April 2022 saw the first successful prosecution by the Crown Prosecution Service following an investigation by the Metropolitan Police into offences of failing to prevent bribery contrary to section 7 of the U.K.'s Bribery Act 2010 (UKBA). The offence under Section 7 is not aimed at those who make or receive corrupt payments but at businesses that fail to take proper steps to prevent bribery within their organisation.
The success of the prosecution was hardly a surprise in this case not least because one of the main recipients had clearly documented corrupt payments received in a spreadsheet entitled "slush". The significance of the case is more that the Crown Prosecution Service and police were involved in prosecuting. To date such matters have been confined to the remit of the Serious Fraud Office or the National Crime Agency and as such prosecutions have been rare. The fact that the Crown Prosecution Service and the police have now shown a willingness to get involved would suggest that investigations and prosecutions are likely to increase.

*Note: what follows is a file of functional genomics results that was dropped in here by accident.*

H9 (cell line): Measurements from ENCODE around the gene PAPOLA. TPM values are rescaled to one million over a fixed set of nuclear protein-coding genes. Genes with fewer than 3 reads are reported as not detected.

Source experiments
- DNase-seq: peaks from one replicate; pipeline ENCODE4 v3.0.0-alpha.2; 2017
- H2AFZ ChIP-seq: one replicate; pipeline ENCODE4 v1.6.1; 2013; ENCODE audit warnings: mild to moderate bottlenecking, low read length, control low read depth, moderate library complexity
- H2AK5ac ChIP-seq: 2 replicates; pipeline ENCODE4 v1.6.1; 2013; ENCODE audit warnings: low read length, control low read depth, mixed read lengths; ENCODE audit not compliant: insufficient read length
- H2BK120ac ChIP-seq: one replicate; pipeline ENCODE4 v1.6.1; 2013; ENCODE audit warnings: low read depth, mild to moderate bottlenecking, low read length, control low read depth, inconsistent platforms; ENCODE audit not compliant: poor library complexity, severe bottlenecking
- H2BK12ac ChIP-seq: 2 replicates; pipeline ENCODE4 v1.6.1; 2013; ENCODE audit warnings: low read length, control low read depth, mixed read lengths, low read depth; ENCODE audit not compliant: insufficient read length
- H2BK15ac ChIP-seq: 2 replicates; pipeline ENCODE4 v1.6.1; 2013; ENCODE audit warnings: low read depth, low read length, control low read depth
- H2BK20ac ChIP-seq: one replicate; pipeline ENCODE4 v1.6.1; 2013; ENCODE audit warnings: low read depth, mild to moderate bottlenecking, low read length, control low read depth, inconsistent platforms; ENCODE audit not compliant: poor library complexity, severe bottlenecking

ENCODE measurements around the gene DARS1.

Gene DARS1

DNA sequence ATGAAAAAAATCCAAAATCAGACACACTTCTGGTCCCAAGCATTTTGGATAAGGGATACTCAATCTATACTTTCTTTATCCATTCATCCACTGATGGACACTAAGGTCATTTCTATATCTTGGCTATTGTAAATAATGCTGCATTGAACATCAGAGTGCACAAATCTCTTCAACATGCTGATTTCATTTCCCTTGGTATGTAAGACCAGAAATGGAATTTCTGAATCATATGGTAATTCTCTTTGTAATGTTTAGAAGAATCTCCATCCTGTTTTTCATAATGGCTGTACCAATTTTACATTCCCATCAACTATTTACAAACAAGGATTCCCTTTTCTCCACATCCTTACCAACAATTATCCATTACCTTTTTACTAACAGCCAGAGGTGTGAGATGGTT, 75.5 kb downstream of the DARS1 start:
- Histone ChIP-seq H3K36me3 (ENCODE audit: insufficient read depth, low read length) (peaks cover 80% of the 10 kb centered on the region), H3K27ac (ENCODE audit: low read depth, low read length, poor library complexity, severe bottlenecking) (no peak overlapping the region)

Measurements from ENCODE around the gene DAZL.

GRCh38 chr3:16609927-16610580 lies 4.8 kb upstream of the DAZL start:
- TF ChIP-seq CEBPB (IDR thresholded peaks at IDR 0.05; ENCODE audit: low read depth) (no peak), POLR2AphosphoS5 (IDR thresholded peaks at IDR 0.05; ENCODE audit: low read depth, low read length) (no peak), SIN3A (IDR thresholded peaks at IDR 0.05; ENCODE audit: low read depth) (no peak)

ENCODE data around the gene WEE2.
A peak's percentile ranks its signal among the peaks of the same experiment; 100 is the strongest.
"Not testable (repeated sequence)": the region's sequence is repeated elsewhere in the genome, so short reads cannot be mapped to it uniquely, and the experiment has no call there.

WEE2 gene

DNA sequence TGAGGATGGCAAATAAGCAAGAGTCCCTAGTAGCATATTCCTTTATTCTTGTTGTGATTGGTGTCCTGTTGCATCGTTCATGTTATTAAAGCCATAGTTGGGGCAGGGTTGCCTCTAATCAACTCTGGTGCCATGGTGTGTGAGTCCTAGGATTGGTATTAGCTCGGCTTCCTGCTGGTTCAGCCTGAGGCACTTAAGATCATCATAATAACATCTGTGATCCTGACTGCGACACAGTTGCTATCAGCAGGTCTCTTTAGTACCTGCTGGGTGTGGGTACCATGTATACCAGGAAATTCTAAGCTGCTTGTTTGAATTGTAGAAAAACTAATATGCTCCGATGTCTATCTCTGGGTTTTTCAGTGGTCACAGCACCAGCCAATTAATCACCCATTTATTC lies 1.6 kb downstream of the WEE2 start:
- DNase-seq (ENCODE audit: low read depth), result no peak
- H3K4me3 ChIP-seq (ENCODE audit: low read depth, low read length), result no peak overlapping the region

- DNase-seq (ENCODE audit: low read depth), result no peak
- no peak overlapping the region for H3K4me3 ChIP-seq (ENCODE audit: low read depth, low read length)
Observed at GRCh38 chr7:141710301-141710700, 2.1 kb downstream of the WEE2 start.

The only defence to an allegation of failing to prevent bribery in an organisation is to be able to demonstrate you have adequate procedures in place to prevent it. The case should act as a timely reminder to all businesses to ensure that they have robust policies, controls and procedures in place to deal with corruption. Without them you are at serious risk.
Those businesses that drafted a policy when the act first came into force only to allow it to gather dust ever since are unlikely to satisfy the “adequate procedures” test.
Policies and risk assessments need to be reviewed regularly, gift and hospitality registers properly maintained, staff trained and businesses need to be able to demonstrate a commitment towards preventing corruption from the highest level within the organisational structure. All of this needs to be documented. Failure to do so not only risks reputational damage but can lead to severe penalties. One of the companies in this particular case was fined £500,000.
In the event that you do become the subject of an investigation in relation to UKBA you should immediately seek specialist legal advice.